Do surveillance microphones help or hurt personal freedom?

A few weeks ago, we discussed video surveillance in urban spaces and the problems it poses. Today, technology is expanding the field of public safety. And, as a result, it now includes audio surveillance. If, in fact, any image capture of a crime serves as proof and can justify an arrest or conviction, audio should also be included in this process.


Audio surveillance on the radar screens of the judicial system

In France, we’ve been talking a lot abut surveillance microphones since the city of Saint-Étienne announced its decision to install them throughout its municipality. 

Jean-Pierre Berger, Housing Deputy, and Jean-Noël Cornut, Deputy Mayor in charge of Information and Communication Systems, have stated that they want to create a “smart city” through the use of connected objects.

This system of microphones installed in public spaces aims to ensure the safety of the Tarentaize-Beaubrun-Couriot district’s 7,000 residents in the city of Saint-Étienne. The Loire will also be the first department to test this concept, which is expected to last for six months.

However, Sébastien Valla, Director of Information Systems and Digital Technology for the city of Saint-Étienne, wants to reassure residents. He confirms that, in fact, the system doesn’t allow for the recording of conversations.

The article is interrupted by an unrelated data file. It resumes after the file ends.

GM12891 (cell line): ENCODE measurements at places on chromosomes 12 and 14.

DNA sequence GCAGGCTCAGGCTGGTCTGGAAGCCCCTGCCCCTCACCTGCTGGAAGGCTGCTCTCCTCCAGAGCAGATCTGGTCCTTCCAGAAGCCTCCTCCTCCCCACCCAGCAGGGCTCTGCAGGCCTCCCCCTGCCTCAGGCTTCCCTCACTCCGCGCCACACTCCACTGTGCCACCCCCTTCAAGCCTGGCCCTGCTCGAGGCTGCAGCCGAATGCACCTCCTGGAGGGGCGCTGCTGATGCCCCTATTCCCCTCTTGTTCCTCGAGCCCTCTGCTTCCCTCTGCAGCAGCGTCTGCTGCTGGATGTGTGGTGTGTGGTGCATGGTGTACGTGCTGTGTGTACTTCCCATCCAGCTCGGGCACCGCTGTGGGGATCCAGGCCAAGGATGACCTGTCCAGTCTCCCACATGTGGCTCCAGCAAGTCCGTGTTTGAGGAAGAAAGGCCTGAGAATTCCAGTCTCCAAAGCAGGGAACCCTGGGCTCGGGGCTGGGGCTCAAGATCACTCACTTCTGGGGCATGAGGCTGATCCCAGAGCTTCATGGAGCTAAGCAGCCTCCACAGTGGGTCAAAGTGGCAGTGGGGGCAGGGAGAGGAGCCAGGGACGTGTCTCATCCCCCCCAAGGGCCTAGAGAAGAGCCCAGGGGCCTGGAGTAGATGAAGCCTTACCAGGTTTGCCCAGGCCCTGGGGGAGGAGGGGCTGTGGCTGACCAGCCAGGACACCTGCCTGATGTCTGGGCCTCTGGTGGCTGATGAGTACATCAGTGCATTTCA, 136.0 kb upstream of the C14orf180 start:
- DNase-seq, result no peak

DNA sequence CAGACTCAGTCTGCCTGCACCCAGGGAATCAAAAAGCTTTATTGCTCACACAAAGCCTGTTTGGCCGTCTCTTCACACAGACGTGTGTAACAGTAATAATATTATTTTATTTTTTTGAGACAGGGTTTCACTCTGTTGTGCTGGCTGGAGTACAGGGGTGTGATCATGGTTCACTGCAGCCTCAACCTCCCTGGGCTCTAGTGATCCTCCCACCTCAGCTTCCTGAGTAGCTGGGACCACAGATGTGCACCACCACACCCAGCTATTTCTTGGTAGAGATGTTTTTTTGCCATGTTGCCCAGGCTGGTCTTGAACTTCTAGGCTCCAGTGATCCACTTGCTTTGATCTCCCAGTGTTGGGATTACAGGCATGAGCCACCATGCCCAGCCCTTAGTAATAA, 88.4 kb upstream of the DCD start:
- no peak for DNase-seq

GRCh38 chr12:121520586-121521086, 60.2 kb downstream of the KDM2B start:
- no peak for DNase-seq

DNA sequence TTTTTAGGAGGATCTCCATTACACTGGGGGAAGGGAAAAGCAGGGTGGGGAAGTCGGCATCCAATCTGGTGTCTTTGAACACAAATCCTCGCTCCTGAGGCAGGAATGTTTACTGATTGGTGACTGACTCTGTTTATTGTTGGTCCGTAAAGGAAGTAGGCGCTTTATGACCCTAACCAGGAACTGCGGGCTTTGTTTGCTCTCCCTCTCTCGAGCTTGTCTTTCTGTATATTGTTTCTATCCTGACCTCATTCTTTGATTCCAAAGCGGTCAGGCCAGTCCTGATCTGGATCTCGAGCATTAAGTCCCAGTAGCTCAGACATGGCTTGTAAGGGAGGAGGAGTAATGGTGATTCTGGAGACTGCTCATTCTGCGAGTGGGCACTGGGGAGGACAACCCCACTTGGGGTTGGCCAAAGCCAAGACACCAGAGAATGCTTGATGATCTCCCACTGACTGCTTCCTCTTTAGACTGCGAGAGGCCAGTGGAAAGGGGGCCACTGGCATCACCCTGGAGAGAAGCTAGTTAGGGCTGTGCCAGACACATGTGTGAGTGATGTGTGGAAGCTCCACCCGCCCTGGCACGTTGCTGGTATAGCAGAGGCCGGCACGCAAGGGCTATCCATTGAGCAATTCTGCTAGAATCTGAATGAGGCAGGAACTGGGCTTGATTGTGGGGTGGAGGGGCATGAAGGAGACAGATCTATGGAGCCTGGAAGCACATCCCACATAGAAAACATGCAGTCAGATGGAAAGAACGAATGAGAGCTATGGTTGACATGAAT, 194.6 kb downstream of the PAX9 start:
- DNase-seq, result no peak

“These microphones will have the ability to detect, through algorithms, any suspicious noises, like accidents or gunshots. An automatic alert will then be sent to the authorities.”


Surveillance microphones in the business world

In the United States, it’s the opposite: the public space has not invaded, but the professional world has been. Walmart has already expressed its intent to implant microphones in their store’s checkout counters. This decision, far from welcomed, is not as controversial as one might think.

Some see it as an attempt, whether overt or covert, to “police” their employees. Walmart defends its decision by saying it simply wants to measure productivity. In use, the sensor can detect the number of beeps per minute, but can also record other sounds, such as employees’ conversations.

Ethical problems posed by audiosurveillance

Equipping yourself with surveillance microphones is a double-edged sword. On one hand, there’s the goal of measuring crowds, which allows for flow optimization. On the other hand, there’s the potential for misuse and the slow death of privacy in the professional sphere: a sphere where employees no longer have the latitude to act according to their own goodwill, but simply follow company rules as obedient employees, casting aside individuality and blending into the pool of workers.


As such, the real question remains: Are we ready to accept artificial intelligence and the evolution and intrusion of technology into security if it means losing our freedoms?

And are security needs and their resulting benefits reason enough to justify the continuous surveillance of the public and/or professional spheres?

Walmart has already patented its listening system. It will soon start being used in stores. Time will tell if this initiative will be emulated and will give other giant retailers the same idea.


To read: Safe City or surveillance city: when technology triggers debate!